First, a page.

Finance Monthly hears from Giles Coghlan, Chief Currency Analyst at HYCM, on what UK investors should keep their eyes on as June approaches.

As pubs, restaurants, shops and gyms all over the country begin to re-open their doors, all eyes are on the UK’s post-pandemic economic recovery.

For one, there is a sense optimism throughout the country. The rollout of the COVID-19 vaccine is on course (half of UK adults have now had at least one jab) and social distancing measures are being relaxed. Unemployment has fallen at the start of 2021, while inflation is holding steady.

As with any major societal change, all these things are naturally impacting the financial markets. The construction industry, for example, is experiencing strong growth as a backlog of projects spark back into life, and we can expect to see similar trends in other sectors as more retail, hospitality and leisure establishments re-open.

With all this in mind, here are some key themes and developments that investors should watch in the months ahead.

Stock markets

Throughout the pandemic, the so-called FAANGs stocks of Facebook, Apple, Amazon, Netflix and Google have been central to the US stock market’s record bull run. As investors have pumped huge sums into global equities, the tech giants have been among the greatest beneficiaries of the stay-at-home economy.

Given that stocks have generally been on a great run higher since March last year, with record highs and strong returns, investors must now seriously consider just how sustainable this pace is. In particular, traders and investors should watch for a seasonal shift, which might mean that these stocks lose their bite. One possible scenario could see the old adage “sell in May and go away” ring true, with the arrival of the summer months prompting investors to exit their stocks.

As investors have pumped huge sums into global equities, the tech giants have been among the greatest beneficiaries of the stay-at-home economy.

Further, as more lockdown restrictions are removed, naturally, society at large will be less dependent on tech to go about our lives as normal. As such, it will be interesting to see how tech stocks will fare throughout this period, and whether they become a less appealing prospect to investors.

Meanwhile, traders should also monitor the performance of stocks in the retail, hospitality, retail and leisure industries as the UK progresses on its roadmap to ease the lockdown. Companies in these verticals could achieve impressive growth when life returns to something resembling normality.


As the US economy begins to awaken, US bond yields have been on the up, meaning that Gold Exchange Traded Funds (ETFs) have continued to fall. This is a trend that should please the Fed, and is reflective of a far more optimistic outlook.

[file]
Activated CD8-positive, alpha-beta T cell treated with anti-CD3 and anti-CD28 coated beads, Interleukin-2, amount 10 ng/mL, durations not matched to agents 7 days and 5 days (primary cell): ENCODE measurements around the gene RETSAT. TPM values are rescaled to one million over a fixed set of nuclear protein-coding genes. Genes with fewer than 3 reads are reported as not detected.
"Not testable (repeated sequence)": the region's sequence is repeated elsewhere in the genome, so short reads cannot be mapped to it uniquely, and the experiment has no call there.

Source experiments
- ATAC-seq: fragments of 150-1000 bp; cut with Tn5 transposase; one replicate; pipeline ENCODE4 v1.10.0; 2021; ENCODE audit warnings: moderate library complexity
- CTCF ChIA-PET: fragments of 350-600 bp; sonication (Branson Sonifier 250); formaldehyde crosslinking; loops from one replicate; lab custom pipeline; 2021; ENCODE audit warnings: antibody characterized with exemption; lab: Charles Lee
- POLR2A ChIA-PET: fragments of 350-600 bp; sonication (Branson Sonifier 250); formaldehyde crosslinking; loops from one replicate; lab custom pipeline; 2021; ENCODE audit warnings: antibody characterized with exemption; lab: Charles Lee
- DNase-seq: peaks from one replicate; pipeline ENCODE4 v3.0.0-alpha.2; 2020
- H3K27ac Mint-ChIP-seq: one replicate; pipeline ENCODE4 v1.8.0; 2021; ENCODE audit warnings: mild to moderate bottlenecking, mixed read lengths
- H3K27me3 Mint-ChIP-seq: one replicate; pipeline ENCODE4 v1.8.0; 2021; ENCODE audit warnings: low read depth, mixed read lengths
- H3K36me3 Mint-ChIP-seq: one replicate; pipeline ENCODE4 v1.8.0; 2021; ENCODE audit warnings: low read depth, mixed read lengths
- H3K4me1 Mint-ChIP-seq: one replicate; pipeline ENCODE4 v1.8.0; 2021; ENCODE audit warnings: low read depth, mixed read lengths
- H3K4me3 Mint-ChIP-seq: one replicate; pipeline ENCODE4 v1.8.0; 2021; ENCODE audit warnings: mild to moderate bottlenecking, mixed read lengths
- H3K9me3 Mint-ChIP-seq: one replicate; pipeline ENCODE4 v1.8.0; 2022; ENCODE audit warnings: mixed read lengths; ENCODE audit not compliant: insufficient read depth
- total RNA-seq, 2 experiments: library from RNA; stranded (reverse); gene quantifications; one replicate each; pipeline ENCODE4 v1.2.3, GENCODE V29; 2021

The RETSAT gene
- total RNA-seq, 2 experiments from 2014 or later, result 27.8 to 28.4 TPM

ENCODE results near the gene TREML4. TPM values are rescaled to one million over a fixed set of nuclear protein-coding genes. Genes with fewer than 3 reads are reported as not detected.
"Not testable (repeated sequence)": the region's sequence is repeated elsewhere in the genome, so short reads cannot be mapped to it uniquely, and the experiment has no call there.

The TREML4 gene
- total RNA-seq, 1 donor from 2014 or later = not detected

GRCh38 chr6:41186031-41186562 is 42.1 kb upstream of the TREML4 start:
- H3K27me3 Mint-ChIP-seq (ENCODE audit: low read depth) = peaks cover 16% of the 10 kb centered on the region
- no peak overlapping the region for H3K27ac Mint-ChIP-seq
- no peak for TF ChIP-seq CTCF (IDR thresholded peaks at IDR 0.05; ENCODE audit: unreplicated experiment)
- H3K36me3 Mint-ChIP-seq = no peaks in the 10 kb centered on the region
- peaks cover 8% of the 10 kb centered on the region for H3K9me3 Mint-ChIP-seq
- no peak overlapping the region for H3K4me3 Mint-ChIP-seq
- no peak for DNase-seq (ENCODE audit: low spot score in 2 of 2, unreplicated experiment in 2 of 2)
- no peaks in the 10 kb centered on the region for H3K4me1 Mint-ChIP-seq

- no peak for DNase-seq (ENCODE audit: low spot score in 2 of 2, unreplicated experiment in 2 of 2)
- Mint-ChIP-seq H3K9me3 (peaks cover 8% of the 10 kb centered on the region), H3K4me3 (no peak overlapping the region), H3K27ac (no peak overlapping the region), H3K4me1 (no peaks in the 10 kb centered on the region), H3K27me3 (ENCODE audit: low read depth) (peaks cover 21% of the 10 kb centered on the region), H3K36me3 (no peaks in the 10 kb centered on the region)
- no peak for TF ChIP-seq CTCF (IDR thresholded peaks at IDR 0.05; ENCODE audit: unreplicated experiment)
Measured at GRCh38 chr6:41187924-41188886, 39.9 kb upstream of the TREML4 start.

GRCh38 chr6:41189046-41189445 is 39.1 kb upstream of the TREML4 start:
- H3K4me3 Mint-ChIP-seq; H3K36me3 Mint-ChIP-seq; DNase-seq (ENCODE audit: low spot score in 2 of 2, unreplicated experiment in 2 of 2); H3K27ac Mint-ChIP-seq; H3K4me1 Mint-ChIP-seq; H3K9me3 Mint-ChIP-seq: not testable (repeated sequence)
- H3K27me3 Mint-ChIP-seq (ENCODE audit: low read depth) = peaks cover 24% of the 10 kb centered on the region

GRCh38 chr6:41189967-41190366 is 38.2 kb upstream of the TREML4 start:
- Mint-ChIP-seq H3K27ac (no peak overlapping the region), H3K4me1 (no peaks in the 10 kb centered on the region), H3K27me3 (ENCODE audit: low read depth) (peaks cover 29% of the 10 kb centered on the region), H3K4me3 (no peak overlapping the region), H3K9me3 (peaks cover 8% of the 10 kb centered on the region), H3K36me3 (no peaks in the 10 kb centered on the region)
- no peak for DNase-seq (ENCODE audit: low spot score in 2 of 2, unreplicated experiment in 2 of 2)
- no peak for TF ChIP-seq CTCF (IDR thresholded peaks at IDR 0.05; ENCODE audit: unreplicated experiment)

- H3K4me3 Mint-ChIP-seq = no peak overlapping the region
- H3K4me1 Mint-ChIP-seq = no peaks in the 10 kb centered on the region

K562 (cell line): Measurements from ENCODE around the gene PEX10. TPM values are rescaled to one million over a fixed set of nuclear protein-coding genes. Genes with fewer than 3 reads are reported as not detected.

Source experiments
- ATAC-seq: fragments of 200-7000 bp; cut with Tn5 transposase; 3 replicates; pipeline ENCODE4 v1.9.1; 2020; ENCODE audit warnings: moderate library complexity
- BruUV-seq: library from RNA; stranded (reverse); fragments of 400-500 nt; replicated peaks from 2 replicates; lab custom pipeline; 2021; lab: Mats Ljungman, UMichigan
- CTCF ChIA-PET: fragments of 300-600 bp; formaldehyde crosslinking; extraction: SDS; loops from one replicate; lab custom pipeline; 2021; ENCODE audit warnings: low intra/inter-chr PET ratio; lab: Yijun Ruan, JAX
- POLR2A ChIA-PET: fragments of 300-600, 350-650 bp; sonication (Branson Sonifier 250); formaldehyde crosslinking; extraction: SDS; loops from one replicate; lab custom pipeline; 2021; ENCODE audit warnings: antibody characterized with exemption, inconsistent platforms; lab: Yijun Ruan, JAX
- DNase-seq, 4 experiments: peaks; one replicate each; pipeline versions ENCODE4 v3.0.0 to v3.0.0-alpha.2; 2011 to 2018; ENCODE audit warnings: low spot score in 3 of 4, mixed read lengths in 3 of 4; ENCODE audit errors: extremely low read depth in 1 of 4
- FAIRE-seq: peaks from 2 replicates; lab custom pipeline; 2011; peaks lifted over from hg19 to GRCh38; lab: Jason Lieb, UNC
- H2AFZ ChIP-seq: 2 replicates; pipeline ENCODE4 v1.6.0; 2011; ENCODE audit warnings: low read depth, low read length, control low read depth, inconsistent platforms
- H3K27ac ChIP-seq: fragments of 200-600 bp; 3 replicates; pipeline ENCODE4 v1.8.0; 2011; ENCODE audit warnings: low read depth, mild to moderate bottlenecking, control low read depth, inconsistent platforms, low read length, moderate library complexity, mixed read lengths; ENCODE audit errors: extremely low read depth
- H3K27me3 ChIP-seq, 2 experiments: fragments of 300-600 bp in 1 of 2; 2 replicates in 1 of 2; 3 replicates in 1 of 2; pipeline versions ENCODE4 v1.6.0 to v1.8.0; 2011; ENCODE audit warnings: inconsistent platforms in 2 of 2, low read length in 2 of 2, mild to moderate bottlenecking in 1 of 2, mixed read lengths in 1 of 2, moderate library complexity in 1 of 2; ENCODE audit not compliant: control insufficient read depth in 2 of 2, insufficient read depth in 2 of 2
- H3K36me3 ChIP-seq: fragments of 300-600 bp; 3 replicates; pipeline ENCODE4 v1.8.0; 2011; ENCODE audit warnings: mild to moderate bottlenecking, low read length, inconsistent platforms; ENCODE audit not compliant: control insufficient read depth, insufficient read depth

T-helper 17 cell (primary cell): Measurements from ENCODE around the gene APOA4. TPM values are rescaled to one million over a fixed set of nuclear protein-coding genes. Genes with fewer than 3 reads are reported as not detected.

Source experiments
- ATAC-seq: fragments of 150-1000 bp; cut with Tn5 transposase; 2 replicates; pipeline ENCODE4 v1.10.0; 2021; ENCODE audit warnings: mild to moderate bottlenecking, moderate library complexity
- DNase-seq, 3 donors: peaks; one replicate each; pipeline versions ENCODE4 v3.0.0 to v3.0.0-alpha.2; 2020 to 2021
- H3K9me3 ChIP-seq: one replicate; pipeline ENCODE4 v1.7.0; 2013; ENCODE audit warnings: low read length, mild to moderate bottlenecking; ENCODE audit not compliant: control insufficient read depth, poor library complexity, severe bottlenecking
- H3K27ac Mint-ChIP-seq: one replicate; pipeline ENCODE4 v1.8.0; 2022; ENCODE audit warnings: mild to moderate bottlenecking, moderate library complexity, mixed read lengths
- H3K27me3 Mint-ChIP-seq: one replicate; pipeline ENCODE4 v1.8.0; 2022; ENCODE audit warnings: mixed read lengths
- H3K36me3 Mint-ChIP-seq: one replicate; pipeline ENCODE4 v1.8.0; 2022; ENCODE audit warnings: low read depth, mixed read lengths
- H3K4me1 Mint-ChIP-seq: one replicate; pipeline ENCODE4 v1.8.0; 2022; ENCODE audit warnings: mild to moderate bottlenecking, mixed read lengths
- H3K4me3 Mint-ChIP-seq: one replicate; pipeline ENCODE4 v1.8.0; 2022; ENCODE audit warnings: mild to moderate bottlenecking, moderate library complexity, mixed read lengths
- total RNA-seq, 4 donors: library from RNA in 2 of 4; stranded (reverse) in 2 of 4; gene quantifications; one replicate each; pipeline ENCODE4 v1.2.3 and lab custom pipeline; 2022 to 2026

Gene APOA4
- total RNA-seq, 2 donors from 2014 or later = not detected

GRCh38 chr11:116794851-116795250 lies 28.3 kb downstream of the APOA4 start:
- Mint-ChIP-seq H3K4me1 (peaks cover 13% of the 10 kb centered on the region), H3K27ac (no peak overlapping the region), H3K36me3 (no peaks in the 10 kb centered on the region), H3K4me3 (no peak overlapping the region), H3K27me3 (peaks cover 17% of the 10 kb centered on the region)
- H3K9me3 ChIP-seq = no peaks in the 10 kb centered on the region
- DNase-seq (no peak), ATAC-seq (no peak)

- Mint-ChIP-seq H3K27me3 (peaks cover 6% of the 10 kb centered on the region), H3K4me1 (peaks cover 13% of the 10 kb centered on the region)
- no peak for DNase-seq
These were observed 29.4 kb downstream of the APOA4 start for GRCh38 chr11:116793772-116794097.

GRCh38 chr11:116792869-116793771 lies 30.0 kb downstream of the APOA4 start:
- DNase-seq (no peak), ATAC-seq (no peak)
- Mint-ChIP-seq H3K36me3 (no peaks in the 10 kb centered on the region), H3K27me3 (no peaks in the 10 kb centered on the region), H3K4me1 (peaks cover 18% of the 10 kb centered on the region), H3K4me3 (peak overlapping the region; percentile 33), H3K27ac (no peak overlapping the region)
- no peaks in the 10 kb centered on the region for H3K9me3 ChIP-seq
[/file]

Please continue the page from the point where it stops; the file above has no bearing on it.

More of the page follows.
Particularly as expectations of life as normal inch closer, should the US economy continue to improve, rising yields will no doubt put further pressure on gold, which has already seen one of its worst starts to the year in 20 years.

Ordinarily, the beginning of the year is a period of strong demand for the precious metal, with the Chinese New Year usually attracting gold buyers. From a seasonal perspective, for the past ten years, gold has been flat between April and June; with the 2013 taper tantrum, gold lost nearly 20% between March and September alone.

Consequently, traders should watch for a possible sharp sell-off in gold should the Fed begin to talk about tapering.

BTC and cryptocurrencies

There has been strong media attention on cryptocurrency in recent months, with talk of Bitcoin garnering significant headlines. This is unsurprising, given that Bitcoin’s market capitalisation is now valued at a remarkable $1.2 trillion, putting the cryptocurrency ahead of Mastercard, PayPal and Visa combined.


Even accounting for a recent blip, the crypto boom is noteworthy. It will be interesting to monitor how long these gains will continue.

In recent weeks, it is important to note that Bitcoin’s latest valuation came in at the same time as Coinbase launched an initial public offering – making it the first firm of its kind to do so. The arrival of Coinbase now offers many equity investors a straight bet into the cryptocurrency landscape, which could be met with strong gains in Bitcoin.

No doubt, this is a significant event in the busy cryptocurrency market – one that investors and traders should keep up with in the coming months.